Abstract: The proper maintenance of body weight and mood are two of the most prevalent health issues present in society today. Obese humans display higher levels of mood-related disorders and the causality of such an association is unknown. A common feature of obesity is the imbalance of regulatory hormones which normally act to maintain stable energy balance and body weight. The adiposity hormone leptin is one such signal elevated in obesity with the capacity to dampen feeding behavior through action on brain circuits which regulate appetite and metabolism. Recent evidence suggests that leptin may regulate motivation through its actions within brain reward circuitry. In addition, leptin signaling within central nervous system regions that regulate cognition and emotion elicits anti-depressant like effects. Together, these data indicate that leptin may regulate the decreased motivation and mood present in obesity and depression. This review describes the capacity of leptin to regulate motivation and depression through actions within brain circuits that modulate effort-based behavior and emotion, respectively.
Obesity and mood disorders are two of the most prevalent health conditions facing humans today. In particular, 34% of U.S. adults are obese, as defined by a body mass index (BMI) of 30 or higher, and 21.4% experience mood disorders, most notably major depression (Flegal et al., 2010; National Institute of Health, 2008). Recent evidence suggests that increases in BMI positively correlate with depression. Obese patients seeking treatment report higher levels of psychopathology, notably binge eating disorders and depression, when compared to non-treatment-seeking obese individuals. In fact, obese individuals have a 25% chance of experiencing some form of mood or anxiety disorder while 35 million adults are likely to experience some form of depression throughout their lifetime (National Institute of Mental Health, 2008). Epidemiological estimations project that obesity and depression are likely to be the major cause of death in humans behind cardiovascular disease by the end of the next decade. Whereas tremendous efforts have yielded a more in-depth understanding of how peripheral hormones interact with the central nervous system (CNS) to regulate energy balance and body weight, much less is known regarding the neural substrates or signals that might mediate depressive illness.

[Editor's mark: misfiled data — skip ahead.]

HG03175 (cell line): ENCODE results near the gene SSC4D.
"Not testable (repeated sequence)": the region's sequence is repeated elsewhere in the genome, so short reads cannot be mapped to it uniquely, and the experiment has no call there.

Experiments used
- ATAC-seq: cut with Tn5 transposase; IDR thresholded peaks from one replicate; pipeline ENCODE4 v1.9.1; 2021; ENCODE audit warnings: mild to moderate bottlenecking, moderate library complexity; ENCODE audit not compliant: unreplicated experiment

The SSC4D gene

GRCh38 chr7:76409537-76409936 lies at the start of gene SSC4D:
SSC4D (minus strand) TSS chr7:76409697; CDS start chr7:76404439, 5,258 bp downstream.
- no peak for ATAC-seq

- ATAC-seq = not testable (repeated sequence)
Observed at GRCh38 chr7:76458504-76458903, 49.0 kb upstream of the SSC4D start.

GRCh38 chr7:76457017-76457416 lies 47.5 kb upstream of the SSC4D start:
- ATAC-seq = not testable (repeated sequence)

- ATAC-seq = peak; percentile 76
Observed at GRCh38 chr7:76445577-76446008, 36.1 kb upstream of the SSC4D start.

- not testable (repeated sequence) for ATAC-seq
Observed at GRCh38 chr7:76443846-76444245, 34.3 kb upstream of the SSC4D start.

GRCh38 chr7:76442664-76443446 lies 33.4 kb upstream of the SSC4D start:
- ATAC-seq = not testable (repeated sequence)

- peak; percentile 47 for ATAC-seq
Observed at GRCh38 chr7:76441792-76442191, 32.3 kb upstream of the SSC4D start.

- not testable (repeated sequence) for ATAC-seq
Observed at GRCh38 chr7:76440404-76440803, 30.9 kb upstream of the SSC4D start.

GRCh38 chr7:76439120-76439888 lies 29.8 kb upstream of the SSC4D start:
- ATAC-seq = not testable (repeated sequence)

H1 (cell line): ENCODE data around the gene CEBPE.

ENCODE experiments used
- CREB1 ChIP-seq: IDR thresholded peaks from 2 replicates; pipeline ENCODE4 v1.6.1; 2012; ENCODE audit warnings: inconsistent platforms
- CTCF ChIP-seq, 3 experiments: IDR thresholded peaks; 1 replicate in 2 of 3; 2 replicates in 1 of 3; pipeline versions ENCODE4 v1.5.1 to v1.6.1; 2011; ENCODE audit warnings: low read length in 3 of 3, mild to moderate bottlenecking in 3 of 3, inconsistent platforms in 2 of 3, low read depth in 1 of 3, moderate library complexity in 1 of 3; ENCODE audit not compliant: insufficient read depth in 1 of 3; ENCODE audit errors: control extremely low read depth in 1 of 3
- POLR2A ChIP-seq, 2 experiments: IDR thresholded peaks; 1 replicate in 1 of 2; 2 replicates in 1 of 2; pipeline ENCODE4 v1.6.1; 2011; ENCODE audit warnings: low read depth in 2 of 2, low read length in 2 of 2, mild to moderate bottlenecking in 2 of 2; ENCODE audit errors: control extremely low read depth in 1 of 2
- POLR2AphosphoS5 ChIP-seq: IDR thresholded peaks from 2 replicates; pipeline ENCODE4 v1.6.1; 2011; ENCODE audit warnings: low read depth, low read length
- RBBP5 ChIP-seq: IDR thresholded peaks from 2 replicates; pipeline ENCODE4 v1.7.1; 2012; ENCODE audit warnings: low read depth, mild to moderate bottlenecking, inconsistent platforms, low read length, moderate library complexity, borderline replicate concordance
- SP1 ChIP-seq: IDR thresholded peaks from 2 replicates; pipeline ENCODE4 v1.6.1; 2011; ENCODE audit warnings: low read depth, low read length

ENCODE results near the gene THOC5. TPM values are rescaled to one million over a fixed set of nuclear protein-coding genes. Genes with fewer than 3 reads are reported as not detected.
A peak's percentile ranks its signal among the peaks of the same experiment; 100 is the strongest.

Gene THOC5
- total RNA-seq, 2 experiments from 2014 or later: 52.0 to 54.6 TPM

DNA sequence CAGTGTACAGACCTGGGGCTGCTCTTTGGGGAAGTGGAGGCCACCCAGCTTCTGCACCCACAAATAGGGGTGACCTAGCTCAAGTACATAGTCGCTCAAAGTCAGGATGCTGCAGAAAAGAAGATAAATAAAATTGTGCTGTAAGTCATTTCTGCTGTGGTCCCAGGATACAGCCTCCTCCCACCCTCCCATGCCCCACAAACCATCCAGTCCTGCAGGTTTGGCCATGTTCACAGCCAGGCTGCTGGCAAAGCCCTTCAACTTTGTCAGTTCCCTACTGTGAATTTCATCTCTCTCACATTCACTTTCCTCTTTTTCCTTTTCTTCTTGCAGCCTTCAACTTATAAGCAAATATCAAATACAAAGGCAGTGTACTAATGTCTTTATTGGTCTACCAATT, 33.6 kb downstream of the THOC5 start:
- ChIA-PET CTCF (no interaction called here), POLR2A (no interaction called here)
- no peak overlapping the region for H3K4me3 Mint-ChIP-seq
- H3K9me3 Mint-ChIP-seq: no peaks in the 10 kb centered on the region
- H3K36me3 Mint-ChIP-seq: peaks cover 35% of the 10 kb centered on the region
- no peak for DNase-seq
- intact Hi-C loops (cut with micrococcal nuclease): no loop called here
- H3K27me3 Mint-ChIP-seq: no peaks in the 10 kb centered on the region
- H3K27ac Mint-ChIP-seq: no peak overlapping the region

It is now recognized that substantial overlap exists between brain regions that regulate energy homeostasis and emotion. The regulation of body weight is a complex phenomenon involving the processing of homeostatic information pertaining to energy balance as well as cognitive information relating to the hedonic properties of food. In this sense, adiposity signals are unique as they are able to regulate both aspects of feeding behavior. Leptin is one such signal with the capacity to regulate both energy homeostasis and emotion. Because leptin levels fluctuate in response to body weight gain and a variety of cognitive states (stress, depression, schizophrenia), the possibility exists that aberrant CNS leptin signaling may be a factor unifying the etiology of obesity and depression. This review details the potential of leptin to regulate motivation and emotion through its actions within limbic brain centers.